Growing up, I was not beautiful — not in a traditional sense. I still critique myself. One eye is slightly bigger than its sleepy twin, and my lips puff out ever so slightly, taking on a dark violet hue, especially in the summer (my ex used to say they were “smoker’s lips” and, “y’all Laotians must like to get high all the time!”). My face is a bit too big. Hell, my whole head makes me feel like I should’ve been drawn right into Bobby’s World, the way it bobbles over the rest of my leaner frame. And let’s not forget my nose: a bulbous creature with a life of its own, including a birthmark perfectly in the center drawing attention to the largest focal point on my face (like anyone needed assistance with that).
In Laos (where I’m from), as well as many other Southeast Asian countries, European standards of beauty have been adapted as our standard, too. We’re taught to value light skin, small noses and lips, round eyes (with lids, please), petite frames, and long hair. In reality, these specifications are impossible for most women who have natural, human bodies instead of those of space-bot beauty queens. But reality does not matter in an Asian household.
In my experience, Asian parents are honest as shit and have the highest expectations for all their children. Parents will ask their children, “Why are you so fat? Why are your ears so long? And why does your nose look so big? Here, squeeze it like this so it get smaller.” (Those last two sentiments are direct quotes from my father, from whom I so graciously, unceremoniously received this super smell-o-vision-compatible nose, by the way.) Kids are always capable of making their lame asses better, according to these Asian parents.
Growing up with their influence, as well as the influence of America’s obsession with beauty, made my life a pure joy from a very young age. I often felt like a shadow of myself growing up. I vividly remember one instance when a second cousin’s mother asked about my weight. I enjoyed playing with my cousins at this household, but I also dreaded visiting because I was always asked about my size. Once I even asked my mom before a visit if she could say something — anything — to stand up for me should a family member make a comment. I sat next to her in my cousin's living room soon after as the subject of my weight was openly discussed, again. Situations like these, where my physicality was picked apart, made me feel invisible. This happened with family and friends alike, and I began to understand myself as the fat friend, the one boys never noticed.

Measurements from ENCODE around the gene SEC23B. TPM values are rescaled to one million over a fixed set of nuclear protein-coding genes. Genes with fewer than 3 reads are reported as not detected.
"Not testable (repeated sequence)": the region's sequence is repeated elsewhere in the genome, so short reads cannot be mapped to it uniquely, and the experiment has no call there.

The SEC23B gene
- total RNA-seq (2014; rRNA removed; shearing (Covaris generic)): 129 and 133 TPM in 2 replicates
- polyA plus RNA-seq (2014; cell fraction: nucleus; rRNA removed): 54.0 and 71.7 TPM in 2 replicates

It didn’t occur to me that I could actually feel pretty until my late twenties. I realized that, unfortunately, there are a lot of shallow people who only care how others look — especially in a romantic context. So many people allow their physical attractions to dominate the relationships they pursue without first seeing themselves, without knowing and accepting who they are. Then they wonder why these relationships fail.
I personally realized this after falling for someone who saw me only as a trophy — a pretty girl to hang off his arm and show off. Our relationship was tumultuous because I never previously thought of myself as beautiful and could never quite live up to his fantastical ideal. I eventually realized I had to be enough for myself before I could focus on being with someone else.
Now I would not change a thing on this face or body because these oh-so-beautiful features represent so much more than my physical presence. They represent my parents, their parents, and so on. How cool is it to know that you carry on the legacy of someone no longer physically present through your physical traits? I only met my grandmother once, but my aunties back in Laos say we share physical traits. My sister and I both have big, pouty lips; I got my momma’s big long ears and my father’s nose (and, like him, I have an ability to smell bullshit a mile away). My appearance represents my people, my culture, and the genetic makeup that could’ve only made me. For that, I will never feel unpretty, will never be unproud.
Of course I have my unpretty days. Just waking up is often an unpretty experience for me. My skin is too oily, I have thick bifocals, and my thick, unruly hair seems to grow overnight. But I no longer let these moments define me. I’ve finally placed value in learning about who I am internally and how I treat others. There’s really no shame in my unprettiness because I am still beautiful in a unique sense: I am like no other, and history beyond my own being lies within that. And that is a kind of gorgeous no other can touch.
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